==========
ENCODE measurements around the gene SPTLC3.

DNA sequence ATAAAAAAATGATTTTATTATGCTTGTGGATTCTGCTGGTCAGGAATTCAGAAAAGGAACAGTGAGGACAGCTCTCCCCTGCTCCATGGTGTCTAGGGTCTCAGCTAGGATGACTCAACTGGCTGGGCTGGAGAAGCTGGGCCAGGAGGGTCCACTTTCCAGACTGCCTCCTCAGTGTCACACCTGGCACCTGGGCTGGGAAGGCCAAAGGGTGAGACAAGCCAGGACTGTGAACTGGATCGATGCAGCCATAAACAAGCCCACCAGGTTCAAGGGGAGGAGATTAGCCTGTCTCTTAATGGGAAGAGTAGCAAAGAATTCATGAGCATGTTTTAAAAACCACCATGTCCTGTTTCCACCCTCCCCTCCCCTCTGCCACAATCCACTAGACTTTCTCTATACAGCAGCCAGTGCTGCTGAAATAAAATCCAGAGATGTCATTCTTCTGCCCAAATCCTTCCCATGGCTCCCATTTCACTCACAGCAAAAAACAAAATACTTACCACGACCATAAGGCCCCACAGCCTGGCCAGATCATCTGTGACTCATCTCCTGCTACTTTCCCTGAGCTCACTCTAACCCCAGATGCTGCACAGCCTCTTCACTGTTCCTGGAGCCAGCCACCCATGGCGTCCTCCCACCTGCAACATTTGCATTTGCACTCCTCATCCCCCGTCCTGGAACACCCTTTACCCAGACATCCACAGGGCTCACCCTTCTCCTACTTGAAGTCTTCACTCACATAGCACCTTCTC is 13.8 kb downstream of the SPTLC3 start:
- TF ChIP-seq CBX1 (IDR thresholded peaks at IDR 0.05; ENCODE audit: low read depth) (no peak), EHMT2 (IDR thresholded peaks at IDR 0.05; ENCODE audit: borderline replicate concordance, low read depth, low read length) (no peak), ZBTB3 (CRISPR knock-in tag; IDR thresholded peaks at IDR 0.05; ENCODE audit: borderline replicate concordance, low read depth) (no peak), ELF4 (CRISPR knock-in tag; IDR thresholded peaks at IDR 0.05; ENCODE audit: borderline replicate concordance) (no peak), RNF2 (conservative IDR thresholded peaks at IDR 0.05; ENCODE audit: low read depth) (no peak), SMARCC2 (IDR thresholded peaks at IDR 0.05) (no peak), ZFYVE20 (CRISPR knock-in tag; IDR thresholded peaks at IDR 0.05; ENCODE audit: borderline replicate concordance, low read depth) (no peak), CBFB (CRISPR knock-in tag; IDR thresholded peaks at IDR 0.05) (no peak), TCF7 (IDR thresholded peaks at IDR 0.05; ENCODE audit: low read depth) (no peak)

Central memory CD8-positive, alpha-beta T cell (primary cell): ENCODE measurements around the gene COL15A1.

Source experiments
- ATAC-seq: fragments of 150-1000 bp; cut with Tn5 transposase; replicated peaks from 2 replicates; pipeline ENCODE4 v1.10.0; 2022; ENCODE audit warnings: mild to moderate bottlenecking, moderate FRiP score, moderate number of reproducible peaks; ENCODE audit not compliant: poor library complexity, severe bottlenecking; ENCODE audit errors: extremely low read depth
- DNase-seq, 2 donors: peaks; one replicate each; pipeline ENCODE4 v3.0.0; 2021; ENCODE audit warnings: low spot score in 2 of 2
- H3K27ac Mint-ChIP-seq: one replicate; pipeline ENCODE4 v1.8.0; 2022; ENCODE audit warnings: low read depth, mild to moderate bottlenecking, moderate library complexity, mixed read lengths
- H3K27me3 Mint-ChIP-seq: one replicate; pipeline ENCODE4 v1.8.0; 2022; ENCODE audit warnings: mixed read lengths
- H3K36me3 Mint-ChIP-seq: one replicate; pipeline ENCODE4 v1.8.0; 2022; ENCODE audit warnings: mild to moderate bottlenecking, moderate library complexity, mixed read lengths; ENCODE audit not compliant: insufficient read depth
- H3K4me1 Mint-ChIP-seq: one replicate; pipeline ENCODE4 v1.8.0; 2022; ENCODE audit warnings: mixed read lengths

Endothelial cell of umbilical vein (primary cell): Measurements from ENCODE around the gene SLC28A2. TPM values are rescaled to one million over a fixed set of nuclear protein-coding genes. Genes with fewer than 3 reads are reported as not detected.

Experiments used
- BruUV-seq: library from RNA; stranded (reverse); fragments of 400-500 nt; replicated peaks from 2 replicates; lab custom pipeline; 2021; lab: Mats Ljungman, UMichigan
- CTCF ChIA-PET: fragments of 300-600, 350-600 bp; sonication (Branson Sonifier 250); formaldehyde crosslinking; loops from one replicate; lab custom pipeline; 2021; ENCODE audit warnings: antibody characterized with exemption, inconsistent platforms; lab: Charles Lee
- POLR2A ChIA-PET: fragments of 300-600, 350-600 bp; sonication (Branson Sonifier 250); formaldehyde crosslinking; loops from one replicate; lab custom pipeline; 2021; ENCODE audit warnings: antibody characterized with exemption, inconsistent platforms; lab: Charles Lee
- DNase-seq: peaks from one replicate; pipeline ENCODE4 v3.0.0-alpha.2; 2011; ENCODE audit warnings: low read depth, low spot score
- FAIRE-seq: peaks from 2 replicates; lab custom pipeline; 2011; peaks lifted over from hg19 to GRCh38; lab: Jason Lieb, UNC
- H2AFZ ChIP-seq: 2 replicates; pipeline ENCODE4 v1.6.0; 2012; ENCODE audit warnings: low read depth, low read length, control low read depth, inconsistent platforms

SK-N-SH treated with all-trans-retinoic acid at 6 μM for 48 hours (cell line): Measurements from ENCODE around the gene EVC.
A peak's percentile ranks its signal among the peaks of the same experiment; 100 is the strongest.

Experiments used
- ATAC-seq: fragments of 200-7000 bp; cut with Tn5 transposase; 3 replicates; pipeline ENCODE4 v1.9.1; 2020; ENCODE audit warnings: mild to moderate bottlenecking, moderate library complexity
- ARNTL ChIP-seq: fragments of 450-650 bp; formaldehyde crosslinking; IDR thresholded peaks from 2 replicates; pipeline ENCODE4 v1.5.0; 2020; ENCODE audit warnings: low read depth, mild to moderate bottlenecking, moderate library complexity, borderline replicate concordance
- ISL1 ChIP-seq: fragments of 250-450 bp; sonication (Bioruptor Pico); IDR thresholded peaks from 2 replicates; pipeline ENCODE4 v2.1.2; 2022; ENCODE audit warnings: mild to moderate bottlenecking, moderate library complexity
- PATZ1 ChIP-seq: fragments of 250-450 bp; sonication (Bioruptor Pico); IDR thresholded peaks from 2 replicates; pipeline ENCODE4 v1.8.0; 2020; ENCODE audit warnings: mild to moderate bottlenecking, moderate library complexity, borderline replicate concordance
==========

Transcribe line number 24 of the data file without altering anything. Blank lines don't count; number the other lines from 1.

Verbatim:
- ARNTL ChIP-seq: fragments of 450-650 bp; formaldehyde crosslinking; IDR thresholded peaks from 2 replicates; pipeline ENCODE4 v1.5.0; 2020; ENCODE audit warnings: low read depth, mild to moderate bottlenecking, moderate library complexity, borderline replicate concordance